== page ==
He is also the least worldly of the three; not naïve, but always had an ability to focus intensely – to the exclusion of the world around, I think. Hence his strong skills with computers and other modern technologies, which seem to come easily to him, lucky fellow! Being a young ‘tradie’ running his own business was very hard, particularly as some clients with big houses could be slow to pay, if they paid at all. So to his credit, after a chance contact through me, Tate was able to pass the (rather bizarre) entrance test for Landscape Architecture at RMIT University. To his even greater credit, he passed the degree – after years away from serious study. He hasn’t travelled extensively like his siblings, but has worked at many jobs and achieved many lesser qualifications and certificates. He and a good mate travelled north to Cape York, and he returned after a month when his money ran out. Now I hope he gets that first ‘real job’ in Landscape Architecture soon, before his course becomes too distant.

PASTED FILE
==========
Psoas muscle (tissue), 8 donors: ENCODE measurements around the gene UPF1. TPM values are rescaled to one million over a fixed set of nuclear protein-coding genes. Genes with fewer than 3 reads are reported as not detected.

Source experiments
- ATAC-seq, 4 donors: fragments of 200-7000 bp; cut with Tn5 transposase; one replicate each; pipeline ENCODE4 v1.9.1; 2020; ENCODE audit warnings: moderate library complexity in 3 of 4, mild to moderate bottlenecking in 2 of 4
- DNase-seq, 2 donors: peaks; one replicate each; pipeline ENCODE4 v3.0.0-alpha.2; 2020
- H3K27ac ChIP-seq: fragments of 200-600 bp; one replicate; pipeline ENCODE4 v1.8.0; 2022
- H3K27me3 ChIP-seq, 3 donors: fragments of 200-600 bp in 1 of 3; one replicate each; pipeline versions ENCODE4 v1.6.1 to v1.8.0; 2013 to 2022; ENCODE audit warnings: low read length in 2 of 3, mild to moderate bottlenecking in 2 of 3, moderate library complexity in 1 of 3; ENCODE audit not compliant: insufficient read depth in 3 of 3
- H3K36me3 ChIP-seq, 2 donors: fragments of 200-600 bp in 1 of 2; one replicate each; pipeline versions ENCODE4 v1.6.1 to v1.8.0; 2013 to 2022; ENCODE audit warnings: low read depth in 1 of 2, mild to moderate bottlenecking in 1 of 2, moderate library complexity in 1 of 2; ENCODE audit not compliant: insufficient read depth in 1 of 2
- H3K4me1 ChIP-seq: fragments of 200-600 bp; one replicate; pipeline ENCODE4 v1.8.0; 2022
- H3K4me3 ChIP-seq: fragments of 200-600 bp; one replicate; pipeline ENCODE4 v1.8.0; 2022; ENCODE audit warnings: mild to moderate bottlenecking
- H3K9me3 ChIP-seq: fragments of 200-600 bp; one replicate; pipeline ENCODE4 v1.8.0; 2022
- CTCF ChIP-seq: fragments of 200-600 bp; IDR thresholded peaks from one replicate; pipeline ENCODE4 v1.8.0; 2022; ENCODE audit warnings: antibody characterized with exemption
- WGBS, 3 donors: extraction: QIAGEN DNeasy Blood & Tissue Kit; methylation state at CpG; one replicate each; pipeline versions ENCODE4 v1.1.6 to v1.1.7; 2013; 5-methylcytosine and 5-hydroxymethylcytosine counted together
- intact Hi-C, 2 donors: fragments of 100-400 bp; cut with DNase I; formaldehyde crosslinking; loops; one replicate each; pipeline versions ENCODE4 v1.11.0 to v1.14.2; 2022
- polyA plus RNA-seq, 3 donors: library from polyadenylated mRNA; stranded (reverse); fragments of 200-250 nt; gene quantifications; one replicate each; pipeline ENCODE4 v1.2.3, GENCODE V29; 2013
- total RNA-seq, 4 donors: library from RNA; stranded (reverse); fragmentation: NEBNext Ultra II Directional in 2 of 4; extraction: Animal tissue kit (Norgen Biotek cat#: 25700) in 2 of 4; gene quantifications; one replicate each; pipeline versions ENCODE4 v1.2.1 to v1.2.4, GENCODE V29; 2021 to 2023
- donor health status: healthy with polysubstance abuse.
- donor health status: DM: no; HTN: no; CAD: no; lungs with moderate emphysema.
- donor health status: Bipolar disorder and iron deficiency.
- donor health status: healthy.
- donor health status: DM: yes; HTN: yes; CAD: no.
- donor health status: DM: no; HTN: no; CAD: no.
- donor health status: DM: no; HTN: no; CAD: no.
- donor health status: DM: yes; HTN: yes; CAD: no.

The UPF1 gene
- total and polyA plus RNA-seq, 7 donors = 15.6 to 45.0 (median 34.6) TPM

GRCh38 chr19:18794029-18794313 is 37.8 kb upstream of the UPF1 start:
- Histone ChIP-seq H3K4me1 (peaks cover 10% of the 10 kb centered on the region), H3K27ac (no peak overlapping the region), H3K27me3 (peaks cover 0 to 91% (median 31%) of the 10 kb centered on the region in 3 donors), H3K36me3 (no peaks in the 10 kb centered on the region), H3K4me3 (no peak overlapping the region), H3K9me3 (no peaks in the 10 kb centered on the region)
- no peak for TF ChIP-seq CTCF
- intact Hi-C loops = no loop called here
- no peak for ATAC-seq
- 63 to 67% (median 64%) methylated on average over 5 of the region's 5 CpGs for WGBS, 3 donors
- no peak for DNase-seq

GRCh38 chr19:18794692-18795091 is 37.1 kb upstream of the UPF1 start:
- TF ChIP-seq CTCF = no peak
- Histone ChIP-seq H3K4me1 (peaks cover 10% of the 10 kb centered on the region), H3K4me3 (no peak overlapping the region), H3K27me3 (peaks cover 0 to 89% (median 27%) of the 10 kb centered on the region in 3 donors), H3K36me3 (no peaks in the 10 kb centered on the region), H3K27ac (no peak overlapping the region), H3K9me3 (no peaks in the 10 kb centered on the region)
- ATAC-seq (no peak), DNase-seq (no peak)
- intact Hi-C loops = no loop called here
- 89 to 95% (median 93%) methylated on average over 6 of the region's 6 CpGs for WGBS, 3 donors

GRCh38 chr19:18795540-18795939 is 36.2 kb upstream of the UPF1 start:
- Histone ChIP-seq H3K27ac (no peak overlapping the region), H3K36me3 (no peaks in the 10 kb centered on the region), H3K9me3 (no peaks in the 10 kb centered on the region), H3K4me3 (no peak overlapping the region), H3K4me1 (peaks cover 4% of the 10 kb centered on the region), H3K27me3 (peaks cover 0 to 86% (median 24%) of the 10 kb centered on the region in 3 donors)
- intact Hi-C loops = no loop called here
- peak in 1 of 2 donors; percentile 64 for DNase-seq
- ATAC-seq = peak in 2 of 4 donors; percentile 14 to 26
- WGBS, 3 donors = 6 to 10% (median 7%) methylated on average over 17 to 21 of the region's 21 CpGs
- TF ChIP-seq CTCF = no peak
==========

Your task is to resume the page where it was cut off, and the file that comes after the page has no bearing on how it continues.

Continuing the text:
It’s a truism that life isn’t always fair; not fair to be born into a family riddled with diabetes, even less fair to get Type 1 Diabetes at 28 with no other risk factors. That’s what happened to Tate last year. He is coping well, but it’s a miserable condition. I hope that his flare for technology will help him to manage it expertly, though ‘attitude’ is probably the key factor. Unlike his brother, Tate has had a fair number of short-term girlfriends, but now seems settled with Roshi, a nice British lass and astute restaurant manager. For me, Tate is still a ‘work in progress’, an unfinished symphony – I have to let go, but somehow he has always seemed the most vulnerable one; I’ll near-as-be- damned let go once he gets that first career job. Of course, it’s also about my own lingering traces of guilt at not being able to sustain my first marriage.